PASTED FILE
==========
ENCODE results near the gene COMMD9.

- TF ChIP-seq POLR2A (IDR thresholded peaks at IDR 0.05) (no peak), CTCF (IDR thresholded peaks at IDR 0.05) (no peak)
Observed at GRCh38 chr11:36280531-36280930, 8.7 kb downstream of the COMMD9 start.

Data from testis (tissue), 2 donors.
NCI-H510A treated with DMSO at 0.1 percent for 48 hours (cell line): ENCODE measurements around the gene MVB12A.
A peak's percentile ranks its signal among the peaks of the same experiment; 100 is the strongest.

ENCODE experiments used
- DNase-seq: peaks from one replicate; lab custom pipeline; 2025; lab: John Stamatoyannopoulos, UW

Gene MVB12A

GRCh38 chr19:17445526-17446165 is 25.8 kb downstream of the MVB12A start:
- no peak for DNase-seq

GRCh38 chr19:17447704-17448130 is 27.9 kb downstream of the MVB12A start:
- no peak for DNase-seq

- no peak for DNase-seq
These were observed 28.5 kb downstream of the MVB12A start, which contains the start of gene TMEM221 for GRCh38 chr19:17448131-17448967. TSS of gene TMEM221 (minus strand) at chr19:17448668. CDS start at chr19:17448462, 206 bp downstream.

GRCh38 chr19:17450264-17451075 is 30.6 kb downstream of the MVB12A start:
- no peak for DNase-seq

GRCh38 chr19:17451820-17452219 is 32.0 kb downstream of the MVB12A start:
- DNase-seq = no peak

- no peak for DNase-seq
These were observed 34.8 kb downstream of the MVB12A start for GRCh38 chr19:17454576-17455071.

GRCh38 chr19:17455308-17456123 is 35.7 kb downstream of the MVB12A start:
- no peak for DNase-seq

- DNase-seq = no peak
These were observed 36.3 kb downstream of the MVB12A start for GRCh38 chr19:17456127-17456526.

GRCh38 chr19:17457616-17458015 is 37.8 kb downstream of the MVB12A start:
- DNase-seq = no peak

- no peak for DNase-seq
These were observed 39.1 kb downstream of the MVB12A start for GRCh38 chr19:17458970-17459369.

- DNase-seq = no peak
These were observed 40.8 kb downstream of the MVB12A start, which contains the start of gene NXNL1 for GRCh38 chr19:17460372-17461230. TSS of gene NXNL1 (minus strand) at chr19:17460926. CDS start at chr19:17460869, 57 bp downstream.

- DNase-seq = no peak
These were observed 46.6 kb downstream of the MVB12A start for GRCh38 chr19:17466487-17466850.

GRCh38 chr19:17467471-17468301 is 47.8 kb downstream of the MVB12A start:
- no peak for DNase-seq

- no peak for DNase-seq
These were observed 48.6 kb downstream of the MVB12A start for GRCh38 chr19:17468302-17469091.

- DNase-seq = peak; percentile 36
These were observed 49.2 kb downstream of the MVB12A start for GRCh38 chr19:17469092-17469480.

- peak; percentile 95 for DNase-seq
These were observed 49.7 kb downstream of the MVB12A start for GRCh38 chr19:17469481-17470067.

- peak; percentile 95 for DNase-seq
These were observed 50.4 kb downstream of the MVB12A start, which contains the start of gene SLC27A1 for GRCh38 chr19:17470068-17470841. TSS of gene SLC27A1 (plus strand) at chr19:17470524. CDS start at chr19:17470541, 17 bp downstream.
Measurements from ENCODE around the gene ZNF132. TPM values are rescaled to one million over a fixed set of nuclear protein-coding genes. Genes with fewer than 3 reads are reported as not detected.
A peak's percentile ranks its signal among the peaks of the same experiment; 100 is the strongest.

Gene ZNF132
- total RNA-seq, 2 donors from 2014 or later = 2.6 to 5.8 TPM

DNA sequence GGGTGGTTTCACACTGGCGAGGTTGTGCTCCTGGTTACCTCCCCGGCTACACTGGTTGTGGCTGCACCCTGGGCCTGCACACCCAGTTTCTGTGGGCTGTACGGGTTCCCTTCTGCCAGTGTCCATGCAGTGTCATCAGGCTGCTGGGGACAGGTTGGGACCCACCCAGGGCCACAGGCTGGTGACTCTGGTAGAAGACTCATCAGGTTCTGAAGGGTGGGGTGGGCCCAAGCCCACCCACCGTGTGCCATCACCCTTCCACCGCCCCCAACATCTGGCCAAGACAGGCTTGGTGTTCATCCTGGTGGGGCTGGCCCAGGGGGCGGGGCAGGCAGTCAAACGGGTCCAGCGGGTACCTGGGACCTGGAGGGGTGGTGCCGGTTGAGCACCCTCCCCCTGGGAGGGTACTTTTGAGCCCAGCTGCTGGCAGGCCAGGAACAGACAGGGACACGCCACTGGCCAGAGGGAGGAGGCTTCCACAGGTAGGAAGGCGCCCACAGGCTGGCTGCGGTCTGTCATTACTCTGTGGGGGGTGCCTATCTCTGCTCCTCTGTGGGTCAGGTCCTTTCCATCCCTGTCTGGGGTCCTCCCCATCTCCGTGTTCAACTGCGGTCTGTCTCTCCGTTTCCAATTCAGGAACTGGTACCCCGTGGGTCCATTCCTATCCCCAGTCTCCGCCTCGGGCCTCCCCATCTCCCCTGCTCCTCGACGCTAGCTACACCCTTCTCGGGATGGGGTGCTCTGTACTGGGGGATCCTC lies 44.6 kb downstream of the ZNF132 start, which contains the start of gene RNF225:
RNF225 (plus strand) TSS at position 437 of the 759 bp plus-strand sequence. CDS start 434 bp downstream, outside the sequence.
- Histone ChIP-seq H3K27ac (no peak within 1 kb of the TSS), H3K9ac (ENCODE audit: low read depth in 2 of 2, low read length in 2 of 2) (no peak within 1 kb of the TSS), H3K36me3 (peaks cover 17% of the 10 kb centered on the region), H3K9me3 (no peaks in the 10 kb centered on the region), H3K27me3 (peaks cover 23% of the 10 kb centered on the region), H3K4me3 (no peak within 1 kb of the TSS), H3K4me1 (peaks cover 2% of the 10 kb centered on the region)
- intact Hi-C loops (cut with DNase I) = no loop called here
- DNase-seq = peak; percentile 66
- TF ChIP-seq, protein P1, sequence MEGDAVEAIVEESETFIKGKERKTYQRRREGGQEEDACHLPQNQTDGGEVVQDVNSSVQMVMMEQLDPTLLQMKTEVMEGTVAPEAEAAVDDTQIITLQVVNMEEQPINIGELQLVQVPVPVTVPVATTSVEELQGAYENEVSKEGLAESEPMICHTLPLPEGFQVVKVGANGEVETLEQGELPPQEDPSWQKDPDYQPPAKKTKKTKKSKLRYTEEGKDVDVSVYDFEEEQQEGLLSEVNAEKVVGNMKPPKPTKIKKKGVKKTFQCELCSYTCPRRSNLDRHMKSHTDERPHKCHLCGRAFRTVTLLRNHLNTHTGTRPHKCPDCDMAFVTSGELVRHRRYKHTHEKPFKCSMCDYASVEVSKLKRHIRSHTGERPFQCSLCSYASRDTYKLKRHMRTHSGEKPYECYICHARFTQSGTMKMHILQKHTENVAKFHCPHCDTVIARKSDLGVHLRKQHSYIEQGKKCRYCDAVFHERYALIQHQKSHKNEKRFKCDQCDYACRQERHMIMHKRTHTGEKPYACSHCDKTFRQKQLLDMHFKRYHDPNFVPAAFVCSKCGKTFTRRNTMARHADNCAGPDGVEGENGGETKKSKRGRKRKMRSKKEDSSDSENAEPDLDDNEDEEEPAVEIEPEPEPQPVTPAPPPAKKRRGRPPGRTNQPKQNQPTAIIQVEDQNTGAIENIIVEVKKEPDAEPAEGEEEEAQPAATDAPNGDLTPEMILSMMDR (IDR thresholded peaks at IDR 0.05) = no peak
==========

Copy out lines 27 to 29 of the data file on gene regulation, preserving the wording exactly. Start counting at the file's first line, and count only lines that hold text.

- DNase-seq = no peak

- no peak for DNase-seq
These were observed 39.1 kb downstream of the MVB12A start for GRCh38 chr19:17458970-17459369.